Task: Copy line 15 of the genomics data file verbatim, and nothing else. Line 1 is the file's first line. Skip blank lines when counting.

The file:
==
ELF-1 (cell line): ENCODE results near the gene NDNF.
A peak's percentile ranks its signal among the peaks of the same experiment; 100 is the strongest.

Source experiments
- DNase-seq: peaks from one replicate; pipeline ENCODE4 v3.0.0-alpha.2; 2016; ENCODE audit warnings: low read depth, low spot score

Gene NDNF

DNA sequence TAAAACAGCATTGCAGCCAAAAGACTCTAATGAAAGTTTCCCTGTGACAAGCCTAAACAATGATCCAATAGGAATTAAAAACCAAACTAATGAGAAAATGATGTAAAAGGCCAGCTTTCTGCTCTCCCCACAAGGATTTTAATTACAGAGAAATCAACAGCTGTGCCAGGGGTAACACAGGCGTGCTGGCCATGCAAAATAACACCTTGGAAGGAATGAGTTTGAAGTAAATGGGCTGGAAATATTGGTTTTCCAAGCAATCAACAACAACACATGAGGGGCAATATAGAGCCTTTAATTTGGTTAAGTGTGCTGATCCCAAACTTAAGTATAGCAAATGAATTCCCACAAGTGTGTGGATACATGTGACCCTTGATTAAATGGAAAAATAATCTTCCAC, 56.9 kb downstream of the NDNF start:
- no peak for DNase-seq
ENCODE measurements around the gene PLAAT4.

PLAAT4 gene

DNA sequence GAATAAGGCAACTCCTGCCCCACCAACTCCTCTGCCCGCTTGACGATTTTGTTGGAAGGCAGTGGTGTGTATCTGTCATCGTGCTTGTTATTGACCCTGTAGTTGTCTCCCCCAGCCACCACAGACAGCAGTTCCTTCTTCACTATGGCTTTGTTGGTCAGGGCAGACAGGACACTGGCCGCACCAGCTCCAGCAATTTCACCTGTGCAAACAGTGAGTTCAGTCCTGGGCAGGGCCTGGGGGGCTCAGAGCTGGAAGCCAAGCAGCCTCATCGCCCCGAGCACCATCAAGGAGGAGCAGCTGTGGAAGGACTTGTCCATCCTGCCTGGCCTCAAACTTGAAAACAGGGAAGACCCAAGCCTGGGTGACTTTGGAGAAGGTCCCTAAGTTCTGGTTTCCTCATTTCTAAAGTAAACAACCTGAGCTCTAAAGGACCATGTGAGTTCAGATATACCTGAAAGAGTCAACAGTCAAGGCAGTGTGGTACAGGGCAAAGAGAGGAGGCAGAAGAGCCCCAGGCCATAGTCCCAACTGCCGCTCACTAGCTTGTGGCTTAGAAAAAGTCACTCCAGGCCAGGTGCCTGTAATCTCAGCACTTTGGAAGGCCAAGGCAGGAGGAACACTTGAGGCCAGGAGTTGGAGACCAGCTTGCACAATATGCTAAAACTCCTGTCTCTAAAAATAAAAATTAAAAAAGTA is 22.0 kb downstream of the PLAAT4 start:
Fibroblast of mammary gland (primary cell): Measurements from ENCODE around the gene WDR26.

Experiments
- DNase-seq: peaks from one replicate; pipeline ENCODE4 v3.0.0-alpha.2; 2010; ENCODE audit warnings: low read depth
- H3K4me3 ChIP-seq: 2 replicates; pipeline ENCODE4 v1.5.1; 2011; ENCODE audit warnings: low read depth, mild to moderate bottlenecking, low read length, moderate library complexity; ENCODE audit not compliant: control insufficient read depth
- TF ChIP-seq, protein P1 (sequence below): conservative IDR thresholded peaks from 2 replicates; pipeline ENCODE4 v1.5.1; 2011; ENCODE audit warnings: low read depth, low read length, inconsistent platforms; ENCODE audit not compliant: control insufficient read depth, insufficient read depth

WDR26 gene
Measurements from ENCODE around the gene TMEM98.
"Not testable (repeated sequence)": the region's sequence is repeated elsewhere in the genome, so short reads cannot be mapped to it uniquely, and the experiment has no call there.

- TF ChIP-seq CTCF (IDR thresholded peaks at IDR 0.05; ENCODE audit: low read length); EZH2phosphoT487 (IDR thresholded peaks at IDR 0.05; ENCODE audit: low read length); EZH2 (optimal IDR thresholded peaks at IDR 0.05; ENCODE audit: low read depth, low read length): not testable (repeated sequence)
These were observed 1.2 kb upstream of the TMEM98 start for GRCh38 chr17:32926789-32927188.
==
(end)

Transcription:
- TF ChIP-seq, protein P1 (sequence below): conservative IDR thresholded peaks from 2 replicates; pipeline ENCODE4 v1.5.1; 2011; ENCODE audit warnings: low read depth, low read length, inconsistent platforms; ENCODE audit not compliant: control insufficient read depth, insufficient read depth